The allure of Western Boxing may be fading in the shadows of MMA, but the rough-and-tumble boxers of yesteryear are still fun to compare to today’s tough guys. These four practitioners of the Sweet Science were old-school toughies, some appreciated in their day, some dismissed. But based on their intangibles, they could be headlining UFC cards if they were in their primes.
4. Joe Frazier
Could Joe Frazier have forsaken boxing for MMA? You betcha. “Smokin” Joe’s trademarked headfirst style and powerful left hook would have knocked opponents for a loop. The constant pressure, bob-and-weave tactics, and lead fist would have made Frazier the Chuck Liddell of his day. How would he have looked with a mohawk? Even Mr. T would be scared.
3. Sam Langford
Before there were Wheaties, the Internet, and Victor Conte, there was the human fireplug known as Sam Langford. “The Boston Bonecrusher” not only never refused a fight, but he also went toe-to-toe with some of the all-time great fighters of his day, including the legendary Jack Johnson (who was about 30 pounds heavier, not including ego), Harry Wills, Stanley Ketchel, and Barbados Joe Walcott. His low center of gravity, long reach, never-say-die attitude, and BJ Penn-like propensity to fight “up” would have made Langford an MMA dynamo. How tough was Langford? He won his last dozen fights with failing eyesight, eventually winning the last couple legally blind.
2. Jack Dempsey
Could Jack Dempsey have made the transition to MMA? What a foolish question. The “Manassa Mauler” could do anything that he set his mind to. With his infamous left hook, Dempsey took on all comers. Knocking out such notables as the corn-fed behemoth Jess Willard, Luis Firpo, and the Battling Levinsky, Dempsey let his fists do his talking. MMA relies heavily on adaptability. What do you say about the man who knocked out Harry Houdini? I’d call that pretty adaptable. What’s more, Dempsey seemed to grow more in legend in his losses than he did in his wins. After “The Long Count” loss to Gene Tunney, Dempsey became shrouded in American sporting lore. He was a 1920’s version of Randy Couture.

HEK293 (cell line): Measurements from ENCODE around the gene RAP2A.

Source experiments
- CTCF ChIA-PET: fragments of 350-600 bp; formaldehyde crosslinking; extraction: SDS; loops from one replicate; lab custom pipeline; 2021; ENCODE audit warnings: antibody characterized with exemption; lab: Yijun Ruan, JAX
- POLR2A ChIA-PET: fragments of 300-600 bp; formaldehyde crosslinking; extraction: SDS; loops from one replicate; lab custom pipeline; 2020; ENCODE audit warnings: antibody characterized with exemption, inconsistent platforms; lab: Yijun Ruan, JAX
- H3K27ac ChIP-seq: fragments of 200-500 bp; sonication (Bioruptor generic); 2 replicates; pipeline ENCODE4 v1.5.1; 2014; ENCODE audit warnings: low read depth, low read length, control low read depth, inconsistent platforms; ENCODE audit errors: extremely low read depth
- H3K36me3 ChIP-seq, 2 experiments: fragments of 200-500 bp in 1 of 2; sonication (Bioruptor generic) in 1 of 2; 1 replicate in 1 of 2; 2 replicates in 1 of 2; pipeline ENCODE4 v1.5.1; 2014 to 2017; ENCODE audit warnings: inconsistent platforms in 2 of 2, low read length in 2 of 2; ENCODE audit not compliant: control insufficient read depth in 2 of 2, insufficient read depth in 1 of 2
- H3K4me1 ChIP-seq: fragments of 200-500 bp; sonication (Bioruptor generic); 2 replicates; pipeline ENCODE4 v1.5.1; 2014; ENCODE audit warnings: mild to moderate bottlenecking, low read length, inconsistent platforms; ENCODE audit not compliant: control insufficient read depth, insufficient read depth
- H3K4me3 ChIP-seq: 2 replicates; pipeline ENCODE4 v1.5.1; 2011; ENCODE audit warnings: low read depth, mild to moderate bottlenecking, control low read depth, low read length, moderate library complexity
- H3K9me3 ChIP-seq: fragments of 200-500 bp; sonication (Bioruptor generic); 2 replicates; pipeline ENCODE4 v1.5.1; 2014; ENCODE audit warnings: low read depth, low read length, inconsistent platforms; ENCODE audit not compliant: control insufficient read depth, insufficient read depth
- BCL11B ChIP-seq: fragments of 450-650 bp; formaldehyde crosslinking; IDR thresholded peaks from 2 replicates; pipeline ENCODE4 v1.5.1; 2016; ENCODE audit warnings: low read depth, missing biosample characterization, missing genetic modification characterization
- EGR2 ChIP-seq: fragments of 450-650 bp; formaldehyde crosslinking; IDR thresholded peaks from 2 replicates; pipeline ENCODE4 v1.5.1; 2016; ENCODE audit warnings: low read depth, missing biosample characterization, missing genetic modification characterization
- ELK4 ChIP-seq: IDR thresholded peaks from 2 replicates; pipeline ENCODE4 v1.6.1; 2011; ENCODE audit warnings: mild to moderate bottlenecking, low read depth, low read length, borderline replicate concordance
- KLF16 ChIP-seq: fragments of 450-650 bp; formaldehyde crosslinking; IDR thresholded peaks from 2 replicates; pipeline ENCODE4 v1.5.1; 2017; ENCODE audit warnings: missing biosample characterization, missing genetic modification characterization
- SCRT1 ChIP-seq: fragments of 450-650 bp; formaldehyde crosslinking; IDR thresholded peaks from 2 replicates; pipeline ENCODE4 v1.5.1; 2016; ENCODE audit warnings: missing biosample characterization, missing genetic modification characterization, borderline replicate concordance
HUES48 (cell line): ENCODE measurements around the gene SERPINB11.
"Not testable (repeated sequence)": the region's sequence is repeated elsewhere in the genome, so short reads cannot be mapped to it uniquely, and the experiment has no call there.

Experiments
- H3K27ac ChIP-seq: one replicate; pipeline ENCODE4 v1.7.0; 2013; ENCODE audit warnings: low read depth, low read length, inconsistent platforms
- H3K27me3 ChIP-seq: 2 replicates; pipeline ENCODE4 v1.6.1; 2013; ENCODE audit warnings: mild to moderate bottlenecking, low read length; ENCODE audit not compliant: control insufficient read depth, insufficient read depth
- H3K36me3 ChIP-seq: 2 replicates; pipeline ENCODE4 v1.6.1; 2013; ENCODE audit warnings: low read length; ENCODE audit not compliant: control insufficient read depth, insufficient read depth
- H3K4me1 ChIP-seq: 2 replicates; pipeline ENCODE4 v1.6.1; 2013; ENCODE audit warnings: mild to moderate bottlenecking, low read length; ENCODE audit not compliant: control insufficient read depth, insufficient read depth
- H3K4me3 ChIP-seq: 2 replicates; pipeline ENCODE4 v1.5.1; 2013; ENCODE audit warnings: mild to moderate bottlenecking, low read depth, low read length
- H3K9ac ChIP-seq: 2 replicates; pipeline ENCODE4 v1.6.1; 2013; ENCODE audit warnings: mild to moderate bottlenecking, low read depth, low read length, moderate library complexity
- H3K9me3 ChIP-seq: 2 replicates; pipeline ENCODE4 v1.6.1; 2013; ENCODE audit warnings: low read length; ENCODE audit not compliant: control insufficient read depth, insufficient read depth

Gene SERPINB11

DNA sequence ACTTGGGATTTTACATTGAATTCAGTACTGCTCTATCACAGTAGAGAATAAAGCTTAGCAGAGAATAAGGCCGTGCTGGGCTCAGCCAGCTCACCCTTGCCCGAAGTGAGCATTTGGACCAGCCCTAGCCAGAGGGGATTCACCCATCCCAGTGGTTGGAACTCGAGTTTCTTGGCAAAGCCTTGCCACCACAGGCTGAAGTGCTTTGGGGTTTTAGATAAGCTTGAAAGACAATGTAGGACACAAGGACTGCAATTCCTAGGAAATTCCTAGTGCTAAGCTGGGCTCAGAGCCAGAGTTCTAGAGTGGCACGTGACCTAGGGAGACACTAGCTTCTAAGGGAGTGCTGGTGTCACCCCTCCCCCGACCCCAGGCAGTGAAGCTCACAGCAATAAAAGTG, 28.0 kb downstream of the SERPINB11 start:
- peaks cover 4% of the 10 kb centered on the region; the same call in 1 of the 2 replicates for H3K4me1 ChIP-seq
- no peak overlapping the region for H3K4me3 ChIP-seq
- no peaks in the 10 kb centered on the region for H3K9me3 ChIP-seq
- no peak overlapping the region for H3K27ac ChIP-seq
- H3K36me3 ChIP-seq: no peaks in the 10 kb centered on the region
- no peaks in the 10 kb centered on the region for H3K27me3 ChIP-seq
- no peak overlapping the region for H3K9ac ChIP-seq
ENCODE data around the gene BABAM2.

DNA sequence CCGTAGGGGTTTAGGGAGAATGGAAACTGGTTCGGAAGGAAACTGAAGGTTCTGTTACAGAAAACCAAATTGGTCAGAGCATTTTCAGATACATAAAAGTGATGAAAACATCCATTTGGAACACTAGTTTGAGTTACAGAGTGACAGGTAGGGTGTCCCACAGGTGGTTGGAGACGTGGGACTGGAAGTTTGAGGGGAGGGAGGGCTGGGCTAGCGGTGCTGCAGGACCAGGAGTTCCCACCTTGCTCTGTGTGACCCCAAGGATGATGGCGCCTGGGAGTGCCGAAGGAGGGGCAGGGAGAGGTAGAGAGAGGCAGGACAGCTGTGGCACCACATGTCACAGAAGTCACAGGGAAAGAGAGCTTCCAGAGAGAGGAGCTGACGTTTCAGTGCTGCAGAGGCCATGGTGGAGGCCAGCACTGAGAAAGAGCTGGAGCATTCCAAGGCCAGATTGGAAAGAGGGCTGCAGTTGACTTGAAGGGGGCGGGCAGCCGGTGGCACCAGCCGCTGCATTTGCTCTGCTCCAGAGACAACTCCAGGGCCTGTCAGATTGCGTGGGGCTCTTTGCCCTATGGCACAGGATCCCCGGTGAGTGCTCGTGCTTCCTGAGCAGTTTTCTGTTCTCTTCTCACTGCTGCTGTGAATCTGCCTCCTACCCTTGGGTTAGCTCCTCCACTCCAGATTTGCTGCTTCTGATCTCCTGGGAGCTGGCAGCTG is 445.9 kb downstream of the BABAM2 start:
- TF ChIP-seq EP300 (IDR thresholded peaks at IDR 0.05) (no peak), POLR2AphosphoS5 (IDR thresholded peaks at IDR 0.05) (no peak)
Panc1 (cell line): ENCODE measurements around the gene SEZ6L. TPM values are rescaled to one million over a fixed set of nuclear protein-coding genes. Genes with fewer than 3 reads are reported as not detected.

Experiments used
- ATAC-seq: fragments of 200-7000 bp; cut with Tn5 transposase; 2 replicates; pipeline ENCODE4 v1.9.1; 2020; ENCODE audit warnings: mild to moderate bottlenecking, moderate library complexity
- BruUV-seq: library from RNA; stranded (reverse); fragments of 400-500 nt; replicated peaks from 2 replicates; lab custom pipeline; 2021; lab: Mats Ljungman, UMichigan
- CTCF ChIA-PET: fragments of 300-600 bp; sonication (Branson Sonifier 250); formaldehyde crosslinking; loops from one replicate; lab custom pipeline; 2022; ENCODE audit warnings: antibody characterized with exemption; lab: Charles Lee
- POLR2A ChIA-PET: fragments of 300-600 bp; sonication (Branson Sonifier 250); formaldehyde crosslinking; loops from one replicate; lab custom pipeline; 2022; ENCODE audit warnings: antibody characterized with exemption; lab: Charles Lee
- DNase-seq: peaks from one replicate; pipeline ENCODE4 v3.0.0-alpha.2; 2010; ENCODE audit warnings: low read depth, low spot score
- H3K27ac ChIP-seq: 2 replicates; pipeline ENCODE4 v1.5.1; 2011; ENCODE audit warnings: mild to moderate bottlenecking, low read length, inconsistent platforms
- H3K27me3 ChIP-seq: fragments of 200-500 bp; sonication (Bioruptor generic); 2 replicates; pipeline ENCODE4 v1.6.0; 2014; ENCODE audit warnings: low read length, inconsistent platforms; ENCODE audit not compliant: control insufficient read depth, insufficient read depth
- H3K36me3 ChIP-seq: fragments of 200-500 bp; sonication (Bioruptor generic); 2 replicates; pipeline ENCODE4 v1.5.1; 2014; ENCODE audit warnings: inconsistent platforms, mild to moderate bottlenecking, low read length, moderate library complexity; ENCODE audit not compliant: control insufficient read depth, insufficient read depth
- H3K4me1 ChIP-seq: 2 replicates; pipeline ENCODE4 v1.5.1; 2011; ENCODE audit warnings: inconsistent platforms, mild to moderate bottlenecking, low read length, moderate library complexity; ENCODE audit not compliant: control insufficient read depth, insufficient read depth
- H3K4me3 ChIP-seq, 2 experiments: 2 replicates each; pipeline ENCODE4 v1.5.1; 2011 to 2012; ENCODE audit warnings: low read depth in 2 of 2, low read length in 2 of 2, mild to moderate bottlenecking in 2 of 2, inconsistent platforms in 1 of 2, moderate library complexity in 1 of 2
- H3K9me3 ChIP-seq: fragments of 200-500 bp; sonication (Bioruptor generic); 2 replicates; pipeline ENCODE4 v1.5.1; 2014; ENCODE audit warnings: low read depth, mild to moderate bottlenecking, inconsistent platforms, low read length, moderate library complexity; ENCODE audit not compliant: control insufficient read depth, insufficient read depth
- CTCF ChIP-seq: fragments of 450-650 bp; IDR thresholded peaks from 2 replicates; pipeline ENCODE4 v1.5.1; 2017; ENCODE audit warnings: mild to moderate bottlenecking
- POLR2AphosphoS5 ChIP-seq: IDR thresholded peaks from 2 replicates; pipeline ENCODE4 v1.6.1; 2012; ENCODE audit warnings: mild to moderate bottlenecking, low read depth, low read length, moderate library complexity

1. John L. Sullivan
In 1889, John L. defeated Jake Kilrain in the last Bare Knuckle Heavyweight Championship fight under the now obscure London Prize Ring Rules. Gloves, no gloves…Sullivan didn’t care. He went the distance—even up to 75 rounds—often engaging in matches that only ended when an opponent dropped for good. Could his never-ending endurance, iron chin, and legendary mustache translate to modern day MMA? Just ask Don Frye.